Effects of running experience on coordination and its variability in runners

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Taylor & Francis
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The purpose of this study was to examine the differences in coordination variability in running gait between trained runners and non-runners using continuous relative phase (CRP) analysis. Lower extremity kinematic data were collected for 22 participants during the stance phase. The participants were assigned to either a runner or non-runner group based on running volume training. Segment coordination and coordination variability were calculated for selected hip¿knee and knee¿ankle couplings. Independent t-tests and magnitude-based inferences were used to compare the 2 groups. There were limited differences in the CRP and its variability among runners and non-runner groups. The runners group achieved moderately lower coordination compared with non-runners group in the phase angle for hip abduction/adduction and knee flexion/extension. The runners tended to show moderately lower coordination variability in the phase angle for knee flexion/extension and subtalar inversion/eversion in comparison to non-runners group. These results suggested that levels of experience as estimated from weekly training volume had little influence on coordination and its variability.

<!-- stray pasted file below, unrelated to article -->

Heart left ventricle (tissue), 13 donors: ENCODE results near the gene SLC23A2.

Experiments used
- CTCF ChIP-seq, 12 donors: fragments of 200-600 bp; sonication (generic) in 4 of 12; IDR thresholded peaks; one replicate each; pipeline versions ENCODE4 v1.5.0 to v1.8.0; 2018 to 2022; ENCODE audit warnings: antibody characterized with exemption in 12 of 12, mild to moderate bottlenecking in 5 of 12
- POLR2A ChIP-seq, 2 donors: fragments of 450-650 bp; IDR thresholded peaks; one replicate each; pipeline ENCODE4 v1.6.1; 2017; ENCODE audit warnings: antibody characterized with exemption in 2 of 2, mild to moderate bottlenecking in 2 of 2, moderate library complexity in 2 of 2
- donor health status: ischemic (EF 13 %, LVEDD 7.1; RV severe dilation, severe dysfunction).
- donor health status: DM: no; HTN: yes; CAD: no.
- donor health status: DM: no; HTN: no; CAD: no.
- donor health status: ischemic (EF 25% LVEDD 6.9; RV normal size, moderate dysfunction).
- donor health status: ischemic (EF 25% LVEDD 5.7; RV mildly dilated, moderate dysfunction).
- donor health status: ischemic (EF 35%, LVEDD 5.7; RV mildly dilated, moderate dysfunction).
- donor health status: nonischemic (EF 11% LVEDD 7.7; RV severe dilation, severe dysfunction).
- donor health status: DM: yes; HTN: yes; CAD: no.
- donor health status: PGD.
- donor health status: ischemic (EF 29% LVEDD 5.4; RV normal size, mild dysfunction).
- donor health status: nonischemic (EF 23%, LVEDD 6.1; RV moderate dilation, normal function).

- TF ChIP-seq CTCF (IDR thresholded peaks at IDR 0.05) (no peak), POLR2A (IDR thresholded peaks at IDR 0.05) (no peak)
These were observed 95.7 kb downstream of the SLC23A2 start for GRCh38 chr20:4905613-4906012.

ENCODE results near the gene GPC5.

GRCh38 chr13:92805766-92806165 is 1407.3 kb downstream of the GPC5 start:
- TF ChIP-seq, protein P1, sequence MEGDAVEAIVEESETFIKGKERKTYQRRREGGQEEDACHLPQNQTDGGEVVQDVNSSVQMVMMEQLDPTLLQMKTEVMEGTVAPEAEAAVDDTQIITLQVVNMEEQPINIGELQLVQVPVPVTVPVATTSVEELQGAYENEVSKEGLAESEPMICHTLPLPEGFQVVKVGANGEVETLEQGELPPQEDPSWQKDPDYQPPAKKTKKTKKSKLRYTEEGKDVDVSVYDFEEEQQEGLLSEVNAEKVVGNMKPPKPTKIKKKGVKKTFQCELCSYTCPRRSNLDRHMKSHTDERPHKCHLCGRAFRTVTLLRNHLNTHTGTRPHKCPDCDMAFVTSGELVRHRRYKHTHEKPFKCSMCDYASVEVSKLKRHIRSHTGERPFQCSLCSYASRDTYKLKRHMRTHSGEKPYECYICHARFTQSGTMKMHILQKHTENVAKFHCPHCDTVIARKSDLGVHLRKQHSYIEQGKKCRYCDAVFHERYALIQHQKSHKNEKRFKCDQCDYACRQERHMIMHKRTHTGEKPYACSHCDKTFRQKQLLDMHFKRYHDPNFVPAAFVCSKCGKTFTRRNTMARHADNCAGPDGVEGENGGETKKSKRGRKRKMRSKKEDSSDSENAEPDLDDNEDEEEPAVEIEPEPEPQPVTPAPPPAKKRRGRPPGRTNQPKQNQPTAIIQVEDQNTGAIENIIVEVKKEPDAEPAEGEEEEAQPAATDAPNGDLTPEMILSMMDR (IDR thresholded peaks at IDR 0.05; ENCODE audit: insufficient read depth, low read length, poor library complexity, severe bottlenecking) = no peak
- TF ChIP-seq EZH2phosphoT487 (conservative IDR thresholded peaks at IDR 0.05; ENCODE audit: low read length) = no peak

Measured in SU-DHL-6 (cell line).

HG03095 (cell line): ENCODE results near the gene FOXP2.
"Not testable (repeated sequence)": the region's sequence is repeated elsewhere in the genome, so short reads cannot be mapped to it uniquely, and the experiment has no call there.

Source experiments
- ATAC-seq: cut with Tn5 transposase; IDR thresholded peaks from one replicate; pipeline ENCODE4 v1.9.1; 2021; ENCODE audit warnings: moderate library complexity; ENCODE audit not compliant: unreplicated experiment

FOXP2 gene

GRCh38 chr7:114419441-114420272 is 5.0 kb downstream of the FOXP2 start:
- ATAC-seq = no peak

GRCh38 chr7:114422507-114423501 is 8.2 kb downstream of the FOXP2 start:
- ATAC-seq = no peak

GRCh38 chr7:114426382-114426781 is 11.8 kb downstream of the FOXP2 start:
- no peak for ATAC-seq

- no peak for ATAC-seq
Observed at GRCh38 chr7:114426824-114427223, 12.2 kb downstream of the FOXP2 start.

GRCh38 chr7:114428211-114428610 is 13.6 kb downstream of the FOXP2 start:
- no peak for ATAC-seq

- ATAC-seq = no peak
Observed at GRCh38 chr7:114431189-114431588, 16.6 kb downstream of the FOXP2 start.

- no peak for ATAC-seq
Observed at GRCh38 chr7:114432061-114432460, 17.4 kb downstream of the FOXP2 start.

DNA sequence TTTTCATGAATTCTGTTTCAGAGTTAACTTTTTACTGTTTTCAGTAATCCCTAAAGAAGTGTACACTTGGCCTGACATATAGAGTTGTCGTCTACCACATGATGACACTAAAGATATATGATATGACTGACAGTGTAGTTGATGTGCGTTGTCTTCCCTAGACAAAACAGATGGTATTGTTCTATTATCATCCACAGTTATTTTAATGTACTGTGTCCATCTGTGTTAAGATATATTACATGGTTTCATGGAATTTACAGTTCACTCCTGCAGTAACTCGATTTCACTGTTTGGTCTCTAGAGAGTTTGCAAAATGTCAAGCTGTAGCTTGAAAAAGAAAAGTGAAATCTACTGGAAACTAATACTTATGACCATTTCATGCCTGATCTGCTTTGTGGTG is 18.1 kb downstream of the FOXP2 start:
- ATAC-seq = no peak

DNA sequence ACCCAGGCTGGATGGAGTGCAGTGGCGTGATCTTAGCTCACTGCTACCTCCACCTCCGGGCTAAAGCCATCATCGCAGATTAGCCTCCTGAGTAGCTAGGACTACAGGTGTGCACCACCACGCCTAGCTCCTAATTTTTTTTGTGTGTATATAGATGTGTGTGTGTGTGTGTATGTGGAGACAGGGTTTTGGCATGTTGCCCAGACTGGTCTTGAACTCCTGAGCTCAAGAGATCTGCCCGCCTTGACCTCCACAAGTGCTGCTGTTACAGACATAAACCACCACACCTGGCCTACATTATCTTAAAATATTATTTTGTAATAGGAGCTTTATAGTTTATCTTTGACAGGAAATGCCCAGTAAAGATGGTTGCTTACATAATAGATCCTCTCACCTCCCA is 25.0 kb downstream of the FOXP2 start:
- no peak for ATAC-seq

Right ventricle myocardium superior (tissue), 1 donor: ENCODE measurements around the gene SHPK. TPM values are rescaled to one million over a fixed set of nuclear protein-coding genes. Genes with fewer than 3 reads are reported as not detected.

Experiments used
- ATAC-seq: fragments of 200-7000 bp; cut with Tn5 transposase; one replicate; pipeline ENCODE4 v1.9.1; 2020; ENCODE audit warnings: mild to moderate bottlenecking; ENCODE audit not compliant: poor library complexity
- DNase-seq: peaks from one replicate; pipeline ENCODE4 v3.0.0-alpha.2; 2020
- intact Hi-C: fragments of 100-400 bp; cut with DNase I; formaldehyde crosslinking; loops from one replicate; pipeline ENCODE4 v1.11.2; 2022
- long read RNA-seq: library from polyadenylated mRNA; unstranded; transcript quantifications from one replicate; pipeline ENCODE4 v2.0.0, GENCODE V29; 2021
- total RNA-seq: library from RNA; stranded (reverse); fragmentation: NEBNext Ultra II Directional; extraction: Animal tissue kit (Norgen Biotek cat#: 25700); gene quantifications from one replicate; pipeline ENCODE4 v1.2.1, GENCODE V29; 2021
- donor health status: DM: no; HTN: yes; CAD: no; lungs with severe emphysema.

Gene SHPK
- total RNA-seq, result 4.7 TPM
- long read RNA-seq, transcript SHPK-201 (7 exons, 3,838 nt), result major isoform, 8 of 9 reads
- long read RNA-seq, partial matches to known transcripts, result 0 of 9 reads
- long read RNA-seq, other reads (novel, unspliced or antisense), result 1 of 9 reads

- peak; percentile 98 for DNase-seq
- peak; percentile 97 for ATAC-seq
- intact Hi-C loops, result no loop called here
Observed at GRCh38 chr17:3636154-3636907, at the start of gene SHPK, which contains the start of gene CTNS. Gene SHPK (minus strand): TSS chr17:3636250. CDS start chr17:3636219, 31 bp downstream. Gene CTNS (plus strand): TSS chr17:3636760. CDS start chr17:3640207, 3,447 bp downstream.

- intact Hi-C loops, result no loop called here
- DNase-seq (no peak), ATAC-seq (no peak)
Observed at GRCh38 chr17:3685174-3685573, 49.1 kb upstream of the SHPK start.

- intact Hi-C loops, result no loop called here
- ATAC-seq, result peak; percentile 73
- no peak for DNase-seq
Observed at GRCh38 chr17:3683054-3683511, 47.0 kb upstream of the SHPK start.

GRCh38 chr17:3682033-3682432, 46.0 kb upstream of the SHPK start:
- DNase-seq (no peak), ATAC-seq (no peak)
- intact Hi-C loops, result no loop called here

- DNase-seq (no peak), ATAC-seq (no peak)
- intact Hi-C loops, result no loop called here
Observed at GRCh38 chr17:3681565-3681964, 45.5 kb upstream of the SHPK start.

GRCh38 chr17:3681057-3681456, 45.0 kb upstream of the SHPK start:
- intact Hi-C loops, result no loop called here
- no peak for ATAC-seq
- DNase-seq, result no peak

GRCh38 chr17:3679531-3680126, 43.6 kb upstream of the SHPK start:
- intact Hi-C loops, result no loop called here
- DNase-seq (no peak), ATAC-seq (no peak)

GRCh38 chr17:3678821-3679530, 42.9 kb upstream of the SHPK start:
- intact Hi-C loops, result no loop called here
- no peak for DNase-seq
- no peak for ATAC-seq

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Journal of Sports Sciences, 01 February 2018, Vol.36(3), pp.272-278
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